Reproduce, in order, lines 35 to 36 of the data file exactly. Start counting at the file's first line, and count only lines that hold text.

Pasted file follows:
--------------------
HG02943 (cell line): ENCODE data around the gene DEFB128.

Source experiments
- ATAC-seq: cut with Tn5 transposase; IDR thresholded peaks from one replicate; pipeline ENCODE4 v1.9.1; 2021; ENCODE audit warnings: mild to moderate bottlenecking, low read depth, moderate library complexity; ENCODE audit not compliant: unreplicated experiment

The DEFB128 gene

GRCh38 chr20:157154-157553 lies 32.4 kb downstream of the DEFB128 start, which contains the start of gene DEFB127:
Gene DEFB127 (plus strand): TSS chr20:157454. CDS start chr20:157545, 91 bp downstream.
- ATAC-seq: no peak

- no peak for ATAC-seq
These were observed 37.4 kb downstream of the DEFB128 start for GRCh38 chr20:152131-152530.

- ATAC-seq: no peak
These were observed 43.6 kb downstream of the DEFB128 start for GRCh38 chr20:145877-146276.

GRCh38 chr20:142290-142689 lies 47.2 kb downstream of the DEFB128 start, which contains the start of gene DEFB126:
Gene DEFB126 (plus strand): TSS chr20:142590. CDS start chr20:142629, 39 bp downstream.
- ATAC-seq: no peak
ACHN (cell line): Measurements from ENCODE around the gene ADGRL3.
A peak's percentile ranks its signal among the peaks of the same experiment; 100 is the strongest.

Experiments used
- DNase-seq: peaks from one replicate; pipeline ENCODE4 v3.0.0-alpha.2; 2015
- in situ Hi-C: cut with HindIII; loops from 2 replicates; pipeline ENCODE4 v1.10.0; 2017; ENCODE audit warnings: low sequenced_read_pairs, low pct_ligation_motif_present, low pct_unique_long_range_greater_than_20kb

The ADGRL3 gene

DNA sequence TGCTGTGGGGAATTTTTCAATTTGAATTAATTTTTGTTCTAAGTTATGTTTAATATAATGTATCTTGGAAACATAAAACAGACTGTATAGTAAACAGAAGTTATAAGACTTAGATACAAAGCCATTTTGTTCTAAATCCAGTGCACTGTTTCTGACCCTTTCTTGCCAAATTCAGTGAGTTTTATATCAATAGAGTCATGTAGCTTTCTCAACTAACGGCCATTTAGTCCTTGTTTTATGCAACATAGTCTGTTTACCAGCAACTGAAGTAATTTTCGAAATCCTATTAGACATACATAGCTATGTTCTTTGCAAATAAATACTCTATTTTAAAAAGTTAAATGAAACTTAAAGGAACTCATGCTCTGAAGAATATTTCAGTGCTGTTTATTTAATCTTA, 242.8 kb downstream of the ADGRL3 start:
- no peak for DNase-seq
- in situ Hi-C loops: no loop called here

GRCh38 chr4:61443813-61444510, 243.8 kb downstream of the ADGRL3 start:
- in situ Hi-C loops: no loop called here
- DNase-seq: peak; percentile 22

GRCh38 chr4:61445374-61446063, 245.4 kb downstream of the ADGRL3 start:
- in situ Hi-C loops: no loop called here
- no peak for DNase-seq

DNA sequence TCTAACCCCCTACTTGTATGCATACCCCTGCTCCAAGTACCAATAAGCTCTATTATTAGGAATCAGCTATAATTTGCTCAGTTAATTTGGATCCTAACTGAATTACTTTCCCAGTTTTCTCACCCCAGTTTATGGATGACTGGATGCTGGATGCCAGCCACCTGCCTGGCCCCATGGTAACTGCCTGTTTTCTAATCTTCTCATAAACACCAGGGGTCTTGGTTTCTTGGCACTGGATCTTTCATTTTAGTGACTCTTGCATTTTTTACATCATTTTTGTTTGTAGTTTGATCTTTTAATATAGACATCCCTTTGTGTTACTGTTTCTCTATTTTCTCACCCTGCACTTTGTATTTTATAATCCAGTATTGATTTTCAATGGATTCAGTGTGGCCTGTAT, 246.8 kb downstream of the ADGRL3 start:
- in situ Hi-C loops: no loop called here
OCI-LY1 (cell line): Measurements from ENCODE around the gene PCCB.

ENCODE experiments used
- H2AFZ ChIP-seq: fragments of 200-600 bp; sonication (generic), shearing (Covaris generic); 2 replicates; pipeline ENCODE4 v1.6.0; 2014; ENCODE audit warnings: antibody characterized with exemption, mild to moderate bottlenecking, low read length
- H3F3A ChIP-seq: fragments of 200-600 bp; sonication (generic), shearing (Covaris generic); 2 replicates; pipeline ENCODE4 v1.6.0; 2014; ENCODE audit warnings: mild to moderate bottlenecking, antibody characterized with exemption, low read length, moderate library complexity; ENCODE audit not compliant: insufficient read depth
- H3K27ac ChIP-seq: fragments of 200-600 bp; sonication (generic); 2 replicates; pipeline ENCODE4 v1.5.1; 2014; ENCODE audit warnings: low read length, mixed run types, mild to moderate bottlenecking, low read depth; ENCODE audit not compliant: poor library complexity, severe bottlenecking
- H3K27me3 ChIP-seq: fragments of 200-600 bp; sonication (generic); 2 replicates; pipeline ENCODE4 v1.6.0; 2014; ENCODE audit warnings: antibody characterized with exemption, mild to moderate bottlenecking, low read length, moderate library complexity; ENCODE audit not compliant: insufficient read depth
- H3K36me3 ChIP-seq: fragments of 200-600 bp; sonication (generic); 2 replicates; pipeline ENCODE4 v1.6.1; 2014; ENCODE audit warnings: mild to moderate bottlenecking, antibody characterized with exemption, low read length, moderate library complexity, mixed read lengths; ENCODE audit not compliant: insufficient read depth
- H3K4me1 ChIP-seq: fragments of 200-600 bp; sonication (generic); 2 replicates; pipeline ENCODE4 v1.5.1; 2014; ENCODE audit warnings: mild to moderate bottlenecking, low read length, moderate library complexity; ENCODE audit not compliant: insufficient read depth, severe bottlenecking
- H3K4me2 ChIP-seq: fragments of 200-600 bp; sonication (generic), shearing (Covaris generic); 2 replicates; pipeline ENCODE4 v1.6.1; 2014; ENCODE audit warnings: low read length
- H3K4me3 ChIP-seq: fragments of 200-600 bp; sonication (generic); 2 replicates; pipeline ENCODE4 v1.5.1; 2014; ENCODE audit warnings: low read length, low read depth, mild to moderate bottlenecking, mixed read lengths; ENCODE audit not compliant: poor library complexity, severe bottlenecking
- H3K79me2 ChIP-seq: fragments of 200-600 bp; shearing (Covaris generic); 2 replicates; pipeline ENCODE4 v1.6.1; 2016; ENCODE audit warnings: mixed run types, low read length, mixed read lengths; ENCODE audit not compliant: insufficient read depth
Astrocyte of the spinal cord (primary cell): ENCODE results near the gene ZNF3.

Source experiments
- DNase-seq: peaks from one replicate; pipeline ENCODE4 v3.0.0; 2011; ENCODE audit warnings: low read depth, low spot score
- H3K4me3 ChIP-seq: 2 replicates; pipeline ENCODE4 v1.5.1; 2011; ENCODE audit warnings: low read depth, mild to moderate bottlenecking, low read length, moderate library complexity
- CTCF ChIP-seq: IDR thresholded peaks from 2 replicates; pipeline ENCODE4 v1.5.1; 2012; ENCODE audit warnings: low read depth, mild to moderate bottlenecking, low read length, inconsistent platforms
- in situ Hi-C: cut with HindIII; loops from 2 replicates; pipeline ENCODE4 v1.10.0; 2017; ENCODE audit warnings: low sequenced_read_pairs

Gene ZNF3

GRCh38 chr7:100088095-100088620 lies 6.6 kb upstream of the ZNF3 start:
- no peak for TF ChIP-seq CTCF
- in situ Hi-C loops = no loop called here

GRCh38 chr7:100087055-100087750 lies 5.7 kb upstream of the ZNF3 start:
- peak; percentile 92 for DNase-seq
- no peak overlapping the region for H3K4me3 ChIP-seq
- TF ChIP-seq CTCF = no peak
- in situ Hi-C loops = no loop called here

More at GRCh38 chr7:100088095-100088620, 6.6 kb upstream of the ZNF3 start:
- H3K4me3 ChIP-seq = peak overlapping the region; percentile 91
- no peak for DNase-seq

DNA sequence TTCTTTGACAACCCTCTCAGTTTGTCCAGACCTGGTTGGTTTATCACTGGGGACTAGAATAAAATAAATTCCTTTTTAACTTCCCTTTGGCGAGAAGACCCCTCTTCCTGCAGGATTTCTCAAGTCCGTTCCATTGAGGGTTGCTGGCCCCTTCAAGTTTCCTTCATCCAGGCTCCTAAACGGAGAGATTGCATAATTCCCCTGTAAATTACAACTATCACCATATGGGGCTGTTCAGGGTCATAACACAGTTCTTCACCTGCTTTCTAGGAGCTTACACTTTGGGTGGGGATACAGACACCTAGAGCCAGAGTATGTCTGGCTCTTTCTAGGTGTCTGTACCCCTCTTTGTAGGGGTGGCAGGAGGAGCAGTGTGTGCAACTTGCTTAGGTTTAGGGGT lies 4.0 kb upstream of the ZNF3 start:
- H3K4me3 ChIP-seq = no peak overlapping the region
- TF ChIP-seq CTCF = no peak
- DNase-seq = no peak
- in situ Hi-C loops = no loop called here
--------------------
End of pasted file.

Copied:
- H3F3A ChIP-seq: fragments of 200-600 bp; sonication (generic), shearing (Covaris generic); 2 replicates; pipeline ENCODE4 v1.6.0; 2014; ENCODE audit warnings: mild to moderate bottlenecking, antibody characterized with exemption, low read length, moderate library complexity; ENCODE audit not compliant: insufficient read depth
- H3K27ac ChIP-seq: fragments of 200-600 bp; sonication (generic); 2 replicates; pipeline ENCODE4 v1.5.1; 2014; ENCODE audit warnings: low read length, mixed run types, mild to moderate bottlenecking, low read depth; ENCODE audit not compliant: poor library complexity, severe bottlenecking